For his follow-up to the remarkable Angel of the Presence
(Cam Jazz, 2006), John Taylor continues to mine the strong chemistry between himself, bassist Palle Danielsson and drummer Martin France. It's a more balanced set this time around, with three of the pianist's own compositions alongside three by longtime musical compatriot Kenny Wheeler, one jazz standard and a surprising reinvention of a classical piece by Gustav Holst.
Quietly, and without much fuss, Taylor has gradually emerged as one of the most important pianists of the past forty years. His lineage may include the romanticism and impressionism of Bill Evans, but his densely layered harmonies and disposition towards orbiting around freer terrain without actually touching firmly down on it have resulted in a voice evolved far beyond seminal influences.
Danielsson may not be as active, on an international scale, as in earlier years when he was the de facto house bassist for ECM, but he remains a powerful force. His ability to be both conversational partner and unshakable anchor, and his expansion of the jazz vernacular beyond traditional boundaries, makes him the perfect foil for Taylor.
France's reach is the broadest, possessing the ability to form-fit into any context. Much like Norwegian drummer Jarle Vespestad, who is as comfortable with the near-whisper economy of pianist Tord Gustavsen's trio as he is greater extremes with noise improv pioneer Supersilent, France can fit just as easily into his own electronica-tinged Spin Marvel (Babel, 2007) as he does Taylor's all-acoustic setting, with his particular attention to detail and nuance joining together all his work, regardless of context.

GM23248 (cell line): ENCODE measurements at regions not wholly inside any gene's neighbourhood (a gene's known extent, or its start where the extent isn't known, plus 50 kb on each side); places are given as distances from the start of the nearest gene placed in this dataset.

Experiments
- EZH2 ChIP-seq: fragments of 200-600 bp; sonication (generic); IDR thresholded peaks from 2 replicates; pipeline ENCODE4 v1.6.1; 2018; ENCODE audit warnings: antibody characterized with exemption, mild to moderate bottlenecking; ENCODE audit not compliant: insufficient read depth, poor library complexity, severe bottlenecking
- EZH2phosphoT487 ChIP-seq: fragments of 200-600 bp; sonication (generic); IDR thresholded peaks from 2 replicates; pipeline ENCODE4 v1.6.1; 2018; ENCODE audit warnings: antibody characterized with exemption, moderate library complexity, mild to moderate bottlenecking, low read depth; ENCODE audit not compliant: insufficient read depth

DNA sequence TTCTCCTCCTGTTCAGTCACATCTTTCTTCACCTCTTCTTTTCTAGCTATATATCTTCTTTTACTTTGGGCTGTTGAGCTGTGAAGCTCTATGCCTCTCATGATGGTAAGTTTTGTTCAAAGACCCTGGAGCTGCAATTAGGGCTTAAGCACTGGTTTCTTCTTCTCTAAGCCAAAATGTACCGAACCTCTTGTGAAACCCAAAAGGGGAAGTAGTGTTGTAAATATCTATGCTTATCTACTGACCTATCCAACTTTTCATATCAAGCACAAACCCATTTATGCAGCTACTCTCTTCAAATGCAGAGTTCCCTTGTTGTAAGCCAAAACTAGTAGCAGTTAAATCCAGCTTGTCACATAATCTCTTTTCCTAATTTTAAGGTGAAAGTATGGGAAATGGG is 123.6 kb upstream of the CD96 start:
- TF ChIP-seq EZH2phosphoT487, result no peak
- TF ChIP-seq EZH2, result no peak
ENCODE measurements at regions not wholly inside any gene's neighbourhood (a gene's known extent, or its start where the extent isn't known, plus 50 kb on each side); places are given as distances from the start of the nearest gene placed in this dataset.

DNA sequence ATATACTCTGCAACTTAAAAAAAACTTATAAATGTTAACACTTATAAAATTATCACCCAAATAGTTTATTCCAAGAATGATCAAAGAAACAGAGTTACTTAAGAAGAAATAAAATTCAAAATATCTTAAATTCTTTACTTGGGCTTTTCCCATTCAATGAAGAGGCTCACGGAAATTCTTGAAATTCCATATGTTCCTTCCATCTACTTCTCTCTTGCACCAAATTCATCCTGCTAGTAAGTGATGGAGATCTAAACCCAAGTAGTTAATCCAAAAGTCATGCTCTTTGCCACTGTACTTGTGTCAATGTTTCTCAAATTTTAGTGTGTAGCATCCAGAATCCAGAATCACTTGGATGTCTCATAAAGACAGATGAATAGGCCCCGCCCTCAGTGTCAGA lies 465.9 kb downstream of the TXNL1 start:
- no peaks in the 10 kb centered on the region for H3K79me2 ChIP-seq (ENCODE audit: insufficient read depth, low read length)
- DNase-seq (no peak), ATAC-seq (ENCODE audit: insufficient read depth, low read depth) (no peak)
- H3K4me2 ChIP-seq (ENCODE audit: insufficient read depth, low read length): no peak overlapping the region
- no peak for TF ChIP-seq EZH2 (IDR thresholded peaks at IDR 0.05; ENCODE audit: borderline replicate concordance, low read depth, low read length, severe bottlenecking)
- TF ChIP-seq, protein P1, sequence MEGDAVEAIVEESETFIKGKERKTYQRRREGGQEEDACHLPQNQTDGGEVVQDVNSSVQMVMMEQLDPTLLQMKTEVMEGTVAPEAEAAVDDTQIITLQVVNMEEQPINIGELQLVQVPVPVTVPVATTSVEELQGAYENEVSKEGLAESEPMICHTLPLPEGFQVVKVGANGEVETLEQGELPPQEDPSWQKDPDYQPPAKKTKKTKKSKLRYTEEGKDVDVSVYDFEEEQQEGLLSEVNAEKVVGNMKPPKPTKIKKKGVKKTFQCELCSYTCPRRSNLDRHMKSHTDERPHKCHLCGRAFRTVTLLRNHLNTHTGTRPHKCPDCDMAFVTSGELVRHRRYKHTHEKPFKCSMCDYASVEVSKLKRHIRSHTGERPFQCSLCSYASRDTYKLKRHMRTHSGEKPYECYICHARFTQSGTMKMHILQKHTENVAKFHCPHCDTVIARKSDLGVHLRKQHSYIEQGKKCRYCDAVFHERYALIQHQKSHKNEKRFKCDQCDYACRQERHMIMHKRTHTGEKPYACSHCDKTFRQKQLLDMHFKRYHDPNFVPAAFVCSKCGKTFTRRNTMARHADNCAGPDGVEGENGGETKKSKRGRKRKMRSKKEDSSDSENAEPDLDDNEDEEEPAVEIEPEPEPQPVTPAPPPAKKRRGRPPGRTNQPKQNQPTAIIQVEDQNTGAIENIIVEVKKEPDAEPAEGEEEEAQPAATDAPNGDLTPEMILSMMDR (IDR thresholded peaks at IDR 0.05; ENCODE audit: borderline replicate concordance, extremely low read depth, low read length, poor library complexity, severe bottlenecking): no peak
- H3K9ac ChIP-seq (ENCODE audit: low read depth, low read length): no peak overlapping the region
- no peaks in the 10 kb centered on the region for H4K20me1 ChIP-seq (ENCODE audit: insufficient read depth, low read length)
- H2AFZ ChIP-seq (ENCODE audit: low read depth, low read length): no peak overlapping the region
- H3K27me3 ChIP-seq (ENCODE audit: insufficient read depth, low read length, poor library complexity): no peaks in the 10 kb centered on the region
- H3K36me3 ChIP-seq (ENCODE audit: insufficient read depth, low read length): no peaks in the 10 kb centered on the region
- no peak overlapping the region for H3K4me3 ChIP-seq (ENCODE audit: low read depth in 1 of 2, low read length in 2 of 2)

Taylor has never been a prolific writer, and both the free-flowing title track and "The Woodcocks"the latter featuring a delicately ethereal intro by the pianist before moving into its more complex and contrapuntal corehave been covered before. Taylor remains, however, an astute interpreter, with an ability to make extant material sound as if it were just written. He brings spare elegance to Kenny Wheeler's characteristically melancholy "Consolation," first heard on the trumpeter's Music for Large & Small Ensembles (ECM, 1990), while Danielsson and France lend a softly swinging gait to "Nicolette," from Angel Song (ECM, 1997).
On "In the Bleak Midwinter," with its rich and very unclassical changes, gentle, brush-driven pulse and definitive solo from Danielsson, Taylor turns Holst's adaptation of a religious poem into a thing of secular beauty. It's a fitting closer to an album that, while steeped in lyricism, never resorts to tired cliche.
Other pianists may receive more press, but there are few who can approach Taylor's selfless yet unmistakable style. Whirlpool is another stellar release and, with another recording already in the can, it's good to know there's more to come from a trio that never sacrifices substance for style, and for whom sophistication and accessibility are uniquely linked.